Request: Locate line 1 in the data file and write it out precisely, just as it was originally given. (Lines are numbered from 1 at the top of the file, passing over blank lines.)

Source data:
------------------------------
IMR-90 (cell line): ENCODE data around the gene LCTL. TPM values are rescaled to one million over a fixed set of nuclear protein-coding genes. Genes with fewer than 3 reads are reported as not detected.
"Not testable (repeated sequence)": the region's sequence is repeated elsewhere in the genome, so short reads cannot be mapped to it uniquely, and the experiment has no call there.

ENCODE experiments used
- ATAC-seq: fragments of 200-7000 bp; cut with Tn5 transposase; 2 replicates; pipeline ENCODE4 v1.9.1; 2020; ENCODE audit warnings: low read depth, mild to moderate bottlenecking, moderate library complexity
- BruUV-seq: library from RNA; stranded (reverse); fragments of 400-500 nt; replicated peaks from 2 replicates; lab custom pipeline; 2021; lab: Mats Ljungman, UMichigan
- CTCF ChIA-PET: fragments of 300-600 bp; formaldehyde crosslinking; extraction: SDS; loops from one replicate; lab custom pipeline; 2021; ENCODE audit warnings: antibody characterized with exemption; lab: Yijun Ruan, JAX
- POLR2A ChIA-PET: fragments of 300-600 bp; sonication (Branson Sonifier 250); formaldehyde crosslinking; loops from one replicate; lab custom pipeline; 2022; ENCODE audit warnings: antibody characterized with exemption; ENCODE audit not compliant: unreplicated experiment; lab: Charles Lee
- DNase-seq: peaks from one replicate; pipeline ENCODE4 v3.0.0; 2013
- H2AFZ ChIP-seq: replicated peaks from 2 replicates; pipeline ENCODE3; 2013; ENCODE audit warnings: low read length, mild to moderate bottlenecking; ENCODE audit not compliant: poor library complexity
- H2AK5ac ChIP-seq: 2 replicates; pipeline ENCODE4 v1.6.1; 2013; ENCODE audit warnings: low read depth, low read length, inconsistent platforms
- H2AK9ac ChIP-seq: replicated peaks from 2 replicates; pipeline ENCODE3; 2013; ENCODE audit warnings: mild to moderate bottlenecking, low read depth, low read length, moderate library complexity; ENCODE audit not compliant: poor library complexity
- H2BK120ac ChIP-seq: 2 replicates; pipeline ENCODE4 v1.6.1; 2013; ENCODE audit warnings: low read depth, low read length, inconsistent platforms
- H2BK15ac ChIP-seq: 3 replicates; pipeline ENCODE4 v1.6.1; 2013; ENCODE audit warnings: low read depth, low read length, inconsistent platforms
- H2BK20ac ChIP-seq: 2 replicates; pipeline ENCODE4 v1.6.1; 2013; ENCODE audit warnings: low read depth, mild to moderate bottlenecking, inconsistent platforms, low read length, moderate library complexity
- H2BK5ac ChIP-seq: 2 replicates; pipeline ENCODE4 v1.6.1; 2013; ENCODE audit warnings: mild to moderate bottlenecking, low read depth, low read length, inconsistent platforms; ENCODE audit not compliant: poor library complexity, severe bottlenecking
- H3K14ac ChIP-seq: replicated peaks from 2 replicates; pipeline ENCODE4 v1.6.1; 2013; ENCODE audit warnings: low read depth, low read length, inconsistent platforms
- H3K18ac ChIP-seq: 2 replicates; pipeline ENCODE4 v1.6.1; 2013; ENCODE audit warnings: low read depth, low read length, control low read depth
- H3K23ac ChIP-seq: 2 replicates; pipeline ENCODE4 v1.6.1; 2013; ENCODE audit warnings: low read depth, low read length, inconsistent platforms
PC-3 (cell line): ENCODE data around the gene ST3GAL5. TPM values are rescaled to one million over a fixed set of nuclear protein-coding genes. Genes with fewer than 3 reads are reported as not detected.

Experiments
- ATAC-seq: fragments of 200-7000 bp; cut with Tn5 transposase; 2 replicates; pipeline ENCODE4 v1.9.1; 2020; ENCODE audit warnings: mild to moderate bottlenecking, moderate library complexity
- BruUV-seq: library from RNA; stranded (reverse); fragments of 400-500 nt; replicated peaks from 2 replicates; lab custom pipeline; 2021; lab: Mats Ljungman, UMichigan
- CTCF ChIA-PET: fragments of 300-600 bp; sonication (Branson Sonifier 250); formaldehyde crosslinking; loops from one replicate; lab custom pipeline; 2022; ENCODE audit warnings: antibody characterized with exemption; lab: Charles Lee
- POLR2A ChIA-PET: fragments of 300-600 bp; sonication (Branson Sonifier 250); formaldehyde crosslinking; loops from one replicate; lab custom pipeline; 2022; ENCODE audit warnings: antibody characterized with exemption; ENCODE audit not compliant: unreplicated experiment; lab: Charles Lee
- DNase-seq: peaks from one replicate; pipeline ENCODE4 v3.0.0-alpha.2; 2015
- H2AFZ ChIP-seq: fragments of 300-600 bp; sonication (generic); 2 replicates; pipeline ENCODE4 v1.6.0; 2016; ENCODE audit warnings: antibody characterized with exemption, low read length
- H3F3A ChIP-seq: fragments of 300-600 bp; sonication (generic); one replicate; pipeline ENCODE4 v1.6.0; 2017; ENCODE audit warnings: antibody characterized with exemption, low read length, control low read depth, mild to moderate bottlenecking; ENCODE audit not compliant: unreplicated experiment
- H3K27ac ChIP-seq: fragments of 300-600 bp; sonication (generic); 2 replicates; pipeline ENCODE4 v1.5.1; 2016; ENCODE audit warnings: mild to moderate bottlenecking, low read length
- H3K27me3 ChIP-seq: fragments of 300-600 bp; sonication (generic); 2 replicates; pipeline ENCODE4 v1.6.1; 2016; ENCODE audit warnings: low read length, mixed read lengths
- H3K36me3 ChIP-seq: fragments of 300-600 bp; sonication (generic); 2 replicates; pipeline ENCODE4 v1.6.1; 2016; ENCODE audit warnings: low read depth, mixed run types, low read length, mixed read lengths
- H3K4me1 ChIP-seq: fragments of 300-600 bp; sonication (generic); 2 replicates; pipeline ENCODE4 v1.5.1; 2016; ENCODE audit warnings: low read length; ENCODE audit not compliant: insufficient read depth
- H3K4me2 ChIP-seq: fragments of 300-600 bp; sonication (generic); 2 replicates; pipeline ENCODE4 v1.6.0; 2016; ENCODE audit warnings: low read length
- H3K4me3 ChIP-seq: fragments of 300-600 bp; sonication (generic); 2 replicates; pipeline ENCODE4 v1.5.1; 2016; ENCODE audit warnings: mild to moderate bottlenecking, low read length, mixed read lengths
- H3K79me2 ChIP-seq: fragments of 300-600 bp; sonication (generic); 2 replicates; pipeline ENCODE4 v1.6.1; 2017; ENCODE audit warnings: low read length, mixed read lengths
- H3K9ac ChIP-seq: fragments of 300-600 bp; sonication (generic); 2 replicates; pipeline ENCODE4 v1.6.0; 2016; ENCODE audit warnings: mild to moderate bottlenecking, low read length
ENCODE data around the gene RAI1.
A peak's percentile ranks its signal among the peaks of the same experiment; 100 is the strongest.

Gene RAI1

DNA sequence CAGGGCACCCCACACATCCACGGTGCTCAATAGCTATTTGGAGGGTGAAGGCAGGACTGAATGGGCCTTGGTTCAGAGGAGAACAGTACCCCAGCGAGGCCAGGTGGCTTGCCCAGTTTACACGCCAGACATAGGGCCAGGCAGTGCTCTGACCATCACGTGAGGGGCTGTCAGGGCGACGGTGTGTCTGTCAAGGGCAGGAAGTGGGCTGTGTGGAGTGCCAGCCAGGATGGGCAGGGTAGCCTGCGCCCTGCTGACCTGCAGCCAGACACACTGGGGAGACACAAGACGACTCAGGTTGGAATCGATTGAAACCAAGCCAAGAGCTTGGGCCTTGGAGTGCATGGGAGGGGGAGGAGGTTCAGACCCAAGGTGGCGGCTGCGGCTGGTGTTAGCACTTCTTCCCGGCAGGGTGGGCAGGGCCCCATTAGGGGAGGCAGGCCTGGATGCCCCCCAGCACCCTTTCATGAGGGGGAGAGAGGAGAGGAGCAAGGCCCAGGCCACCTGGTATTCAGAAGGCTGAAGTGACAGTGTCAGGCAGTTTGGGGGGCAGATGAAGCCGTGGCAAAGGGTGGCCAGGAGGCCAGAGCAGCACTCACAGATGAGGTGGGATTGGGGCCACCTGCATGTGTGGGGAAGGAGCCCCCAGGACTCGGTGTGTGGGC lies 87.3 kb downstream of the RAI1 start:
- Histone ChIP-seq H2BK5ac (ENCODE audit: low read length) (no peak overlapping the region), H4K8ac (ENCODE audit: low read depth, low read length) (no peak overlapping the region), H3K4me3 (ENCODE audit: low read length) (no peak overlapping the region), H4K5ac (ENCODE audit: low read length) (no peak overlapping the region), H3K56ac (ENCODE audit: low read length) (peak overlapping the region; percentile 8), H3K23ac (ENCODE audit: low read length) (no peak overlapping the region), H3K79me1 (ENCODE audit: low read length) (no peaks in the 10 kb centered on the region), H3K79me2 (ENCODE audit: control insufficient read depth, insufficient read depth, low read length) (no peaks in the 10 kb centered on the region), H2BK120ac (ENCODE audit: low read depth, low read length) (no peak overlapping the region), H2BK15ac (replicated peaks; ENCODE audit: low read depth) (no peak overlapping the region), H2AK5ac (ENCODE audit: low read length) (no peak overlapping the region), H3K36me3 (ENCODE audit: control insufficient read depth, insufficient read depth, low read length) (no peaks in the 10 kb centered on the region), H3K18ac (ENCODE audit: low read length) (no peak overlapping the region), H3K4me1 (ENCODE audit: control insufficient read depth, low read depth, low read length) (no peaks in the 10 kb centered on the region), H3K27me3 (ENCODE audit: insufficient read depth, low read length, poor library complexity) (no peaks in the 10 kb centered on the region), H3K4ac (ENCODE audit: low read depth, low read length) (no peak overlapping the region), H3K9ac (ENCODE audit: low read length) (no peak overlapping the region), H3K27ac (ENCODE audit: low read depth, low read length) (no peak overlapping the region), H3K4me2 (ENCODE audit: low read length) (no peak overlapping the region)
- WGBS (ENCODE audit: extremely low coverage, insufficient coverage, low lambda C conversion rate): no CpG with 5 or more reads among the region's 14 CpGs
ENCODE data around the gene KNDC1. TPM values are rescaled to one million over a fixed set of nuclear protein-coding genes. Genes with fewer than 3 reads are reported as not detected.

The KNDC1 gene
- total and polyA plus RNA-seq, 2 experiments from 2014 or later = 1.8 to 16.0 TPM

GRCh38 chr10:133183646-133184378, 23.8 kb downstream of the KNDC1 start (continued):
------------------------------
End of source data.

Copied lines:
IMR-90 (cell line): ENCODE data around the gene LCTL. TPM values are rescaled to one million over a fixed set of nuclear protein-coding genes. Genes with fewer than 3 reads are reported as not detected.